Ponder: Lamenting “Guilty”

I can’t celebrate. I can’t find peace in Derek Chauvin’s guilty verdict because I am never happy to see anyone go to prison. Prison is a horrible place. Yes, Chauvin must pay for his horrific crime, but his conviction only reminds me of the men and women—especially those I know—tortured in our prison system.

Derek Chauvin is about to face great hardship. Prisons in the United States are not designed to rehabilitate but to punish, and they offer only a handful of outcomes. It might well be that, for his own safety, Derek will need to remain in coffin-like isolation for years. Or guards will turn their backs as other inmates inhumanely punish him. Or a hate group will suck him in, never allowing him to deal with the pain he caused. Or Derek will commit suicide. How is this something to celebrate?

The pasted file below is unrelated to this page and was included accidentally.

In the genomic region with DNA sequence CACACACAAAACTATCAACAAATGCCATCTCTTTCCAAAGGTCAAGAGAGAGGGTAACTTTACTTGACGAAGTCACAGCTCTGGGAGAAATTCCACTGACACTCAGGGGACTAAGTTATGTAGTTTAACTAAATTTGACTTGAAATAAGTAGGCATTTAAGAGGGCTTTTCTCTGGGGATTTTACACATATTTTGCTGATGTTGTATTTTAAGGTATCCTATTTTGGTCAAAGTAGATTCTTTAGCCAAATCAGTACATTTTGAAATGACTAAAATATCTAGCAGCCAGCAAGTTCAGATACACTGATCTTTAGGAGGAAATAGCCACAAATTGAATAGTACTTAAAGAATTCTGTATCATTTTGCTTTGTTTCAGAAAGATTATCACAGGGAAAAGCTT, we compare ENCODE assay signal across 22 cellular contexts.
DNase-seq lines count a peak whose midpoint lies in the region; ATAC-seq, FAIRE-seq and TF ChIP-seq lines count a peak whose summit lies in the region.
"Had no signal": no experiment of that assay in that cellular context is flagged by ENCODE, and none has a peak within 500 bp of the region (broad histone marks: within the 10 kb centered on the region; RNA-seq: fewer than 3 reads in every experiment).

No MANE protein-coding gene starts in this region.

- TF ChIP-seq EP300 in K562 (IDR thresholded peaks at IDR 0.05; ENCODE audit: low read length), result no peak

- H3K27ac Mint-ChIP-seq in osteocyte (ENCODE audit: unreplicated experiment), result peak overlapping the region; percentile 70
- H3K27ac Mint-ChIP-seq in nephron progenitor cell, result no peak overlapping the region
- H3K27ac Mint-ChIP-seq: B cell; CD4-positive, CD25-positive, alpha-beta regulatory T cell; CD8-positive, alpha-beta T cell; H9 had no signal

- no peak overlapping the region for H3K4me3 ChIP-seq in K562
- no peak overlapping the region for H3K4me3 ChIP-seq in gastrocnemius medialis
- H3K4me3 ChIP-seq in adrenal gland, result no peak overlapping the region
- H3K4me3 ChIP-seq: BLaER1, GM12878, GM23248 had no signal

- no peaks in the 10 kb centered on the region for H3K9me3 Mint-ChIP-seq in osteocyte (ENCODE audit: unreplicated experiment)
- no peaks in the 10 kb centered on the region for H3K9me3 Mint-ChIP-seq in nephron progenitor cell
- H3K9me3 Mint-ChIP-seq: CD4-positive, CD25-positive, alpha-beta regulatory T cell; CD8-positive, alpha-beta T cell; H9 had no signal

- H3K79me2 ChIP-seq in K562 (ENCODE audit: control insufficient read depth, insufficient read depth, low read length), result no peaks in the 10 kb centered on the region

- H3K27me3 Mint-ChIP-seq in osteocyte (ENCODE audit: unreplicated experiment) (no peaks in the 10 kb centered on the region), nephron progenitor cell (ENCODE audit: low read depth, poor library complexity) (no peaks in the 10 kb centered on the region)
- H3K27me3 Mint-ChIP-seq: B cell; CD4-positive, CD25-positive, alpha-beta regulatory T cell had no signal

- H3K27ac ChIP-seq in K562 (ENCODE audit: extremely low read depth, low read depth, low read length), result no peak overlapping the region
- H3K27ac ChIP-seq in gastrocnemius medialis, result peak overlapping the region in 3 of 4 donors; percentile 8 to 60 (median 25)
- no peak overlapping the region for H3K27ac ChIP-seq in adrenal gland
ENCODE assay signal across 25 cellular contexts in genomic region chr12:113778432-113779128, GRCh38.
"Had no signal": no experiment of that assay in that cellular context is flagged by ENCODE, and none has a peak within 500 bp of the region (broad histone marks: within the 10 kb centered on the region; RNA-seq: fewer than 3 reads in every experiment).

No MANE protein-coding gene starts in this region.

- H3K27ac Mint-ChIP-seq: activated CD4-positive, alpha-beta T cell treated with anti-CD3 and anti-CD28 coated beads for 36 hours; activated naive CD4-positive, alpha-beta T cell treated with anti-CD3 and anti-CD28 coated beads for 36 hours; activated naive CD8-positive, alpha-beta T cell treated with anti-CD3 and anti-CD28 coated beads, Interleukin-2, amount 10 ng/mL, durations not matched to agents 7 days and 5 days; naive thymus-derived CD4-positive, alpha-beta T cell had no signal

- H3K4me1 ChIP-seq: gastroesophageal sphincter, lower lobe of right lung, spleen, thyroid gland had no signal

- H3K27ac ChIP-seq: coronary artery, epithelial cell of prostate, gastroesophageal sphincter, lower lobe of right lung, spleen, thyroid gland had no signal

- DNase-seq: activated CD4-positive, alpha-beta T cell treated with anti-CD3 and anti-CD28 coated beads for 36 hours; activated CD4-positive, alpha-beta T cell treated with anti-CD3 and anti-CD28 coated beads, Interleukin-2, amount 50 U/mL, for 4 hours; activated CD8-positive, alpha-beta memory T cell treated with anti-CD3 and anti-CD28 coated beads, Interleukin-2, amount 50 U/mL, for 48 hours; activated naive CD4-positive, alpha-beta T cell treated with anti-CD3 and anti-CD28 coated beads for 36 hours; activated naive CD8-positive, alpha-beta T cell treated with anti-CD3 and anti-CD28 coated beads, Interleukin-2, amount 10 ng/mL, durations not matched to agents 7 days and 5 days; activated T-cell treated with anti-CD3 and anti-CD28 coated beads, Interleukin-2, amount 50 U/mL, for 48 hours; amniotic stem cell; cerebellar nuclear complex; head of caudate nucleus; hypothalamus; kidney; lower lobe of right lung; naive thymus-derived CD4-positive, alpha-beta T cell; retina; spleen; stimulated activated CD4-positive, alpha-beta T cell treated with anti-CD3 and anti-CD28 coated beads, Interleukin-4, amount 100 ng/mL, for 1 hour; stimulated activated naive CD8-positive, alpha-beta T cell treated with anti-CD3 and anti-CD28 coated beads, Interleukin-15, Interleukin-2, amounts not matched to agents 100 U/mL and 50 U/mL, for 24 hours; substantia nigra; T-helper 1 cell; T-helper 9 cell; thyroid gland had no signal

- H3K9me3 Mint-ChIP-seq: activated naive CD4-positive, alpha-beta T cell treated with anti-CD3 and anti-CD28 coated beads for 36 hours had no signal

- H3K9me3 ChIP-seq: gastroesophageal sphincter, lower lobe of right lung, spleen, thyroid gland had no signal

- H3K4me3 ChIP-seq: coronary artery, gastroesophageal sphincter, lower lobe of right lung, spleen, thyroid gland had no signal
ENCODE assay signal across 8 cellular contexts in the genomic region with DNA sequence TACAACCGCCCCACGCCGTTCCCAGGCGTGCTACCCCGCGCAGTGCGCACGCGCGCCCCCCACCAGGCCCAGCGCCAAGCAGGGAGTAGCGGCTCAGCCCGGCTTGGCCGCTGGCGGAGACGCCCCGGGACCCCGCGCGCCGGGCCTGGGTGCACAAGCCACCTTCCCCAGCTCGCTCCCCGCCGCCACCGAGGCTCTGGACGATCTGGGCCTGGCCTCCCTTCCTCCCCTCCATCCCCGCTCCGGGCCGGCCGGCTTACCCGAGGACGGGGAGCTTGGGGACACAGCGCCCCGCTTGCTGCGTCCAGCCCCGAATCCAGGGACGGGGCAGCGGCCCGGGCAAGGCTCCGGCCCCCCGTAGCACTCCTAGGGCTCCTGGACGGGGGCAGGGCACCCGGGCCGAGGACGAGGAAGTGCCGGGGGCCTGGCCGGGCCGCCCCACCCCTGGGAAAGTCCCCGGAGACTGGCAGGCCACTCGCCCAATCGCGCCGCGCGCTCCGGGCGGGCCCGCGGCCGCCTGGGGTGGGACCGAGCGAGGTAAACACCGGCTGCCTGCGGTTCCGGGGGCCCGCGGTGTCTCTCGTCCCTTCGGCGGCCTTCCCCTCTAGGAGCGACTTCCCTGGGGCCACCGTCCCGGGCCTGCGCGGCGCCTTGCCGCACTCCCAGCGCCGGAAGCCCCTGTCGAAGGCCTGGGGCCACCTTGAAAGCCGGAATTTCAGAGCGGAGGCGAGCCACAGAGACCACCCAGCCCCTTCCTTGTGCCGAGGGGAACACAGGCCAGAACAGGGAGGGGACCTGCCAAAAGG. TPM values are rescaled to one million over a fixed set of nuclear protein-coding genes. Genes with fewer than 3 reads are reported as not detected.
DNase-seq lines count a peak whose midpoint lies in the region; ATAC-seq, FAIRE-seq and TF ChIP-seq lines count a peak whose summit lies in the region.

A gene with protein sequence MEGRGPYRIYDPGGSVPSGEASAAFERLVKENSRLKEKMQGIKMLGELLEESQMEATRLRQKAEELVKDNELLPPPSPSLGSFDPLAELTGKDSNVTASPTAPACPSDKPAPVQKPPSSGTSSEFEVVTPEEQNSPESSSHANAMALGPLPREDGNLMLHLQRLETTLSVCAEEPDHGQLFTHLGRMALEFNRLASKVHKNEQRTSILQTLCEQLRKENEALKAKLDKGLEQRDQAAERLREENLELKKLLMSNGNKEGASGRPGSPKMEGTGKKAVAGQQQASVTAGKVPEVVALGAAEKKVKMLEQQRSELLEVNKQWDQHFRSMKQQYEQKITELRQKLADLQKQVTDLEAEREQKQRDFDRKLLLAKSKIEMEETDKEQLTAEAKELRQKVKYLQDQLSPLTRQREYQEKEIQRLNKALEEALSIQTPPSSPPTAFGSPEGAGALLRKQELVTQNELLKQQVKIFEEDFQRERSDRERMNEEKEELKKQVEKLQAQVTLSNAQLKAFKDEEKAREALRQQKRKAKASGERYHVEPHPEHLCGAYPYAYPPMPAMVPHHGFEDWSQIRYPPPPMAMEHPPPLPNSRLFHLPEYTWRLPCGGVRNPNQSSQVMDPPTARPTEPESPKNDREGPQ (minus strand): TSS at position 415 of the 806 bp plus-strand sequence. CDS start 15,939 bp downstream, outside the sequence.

These grim consequences of imprisonment have been Black people’s reality for centuries, yet most of us refuse to see our nation’s prison system for the dangerous and evil establishment that it is. There is no justice in America’s prisons—only punishment, revenge, and death.

The system that funneled George Floyd into a life of poverty and drug use is the same one that shaped Derek Chauvin into an authority abusing his power—killing another human being—while fellow officers stood by. Why do we evade responsibility for this calamity? It is our system too.

Punishing Derek Chauvin is not the only answer to the loss of George Floyd’s life. While it’s easy for us to point the finger at him and cathartic to watch his conviction, we can never forget that there are thousands of Derek’s patrolling our streets every day. There are myriad George Floyds about to suffer and die by their hands. Until we address the issues that collided on May 23, 2020, we will never truly achieve a more just justice system.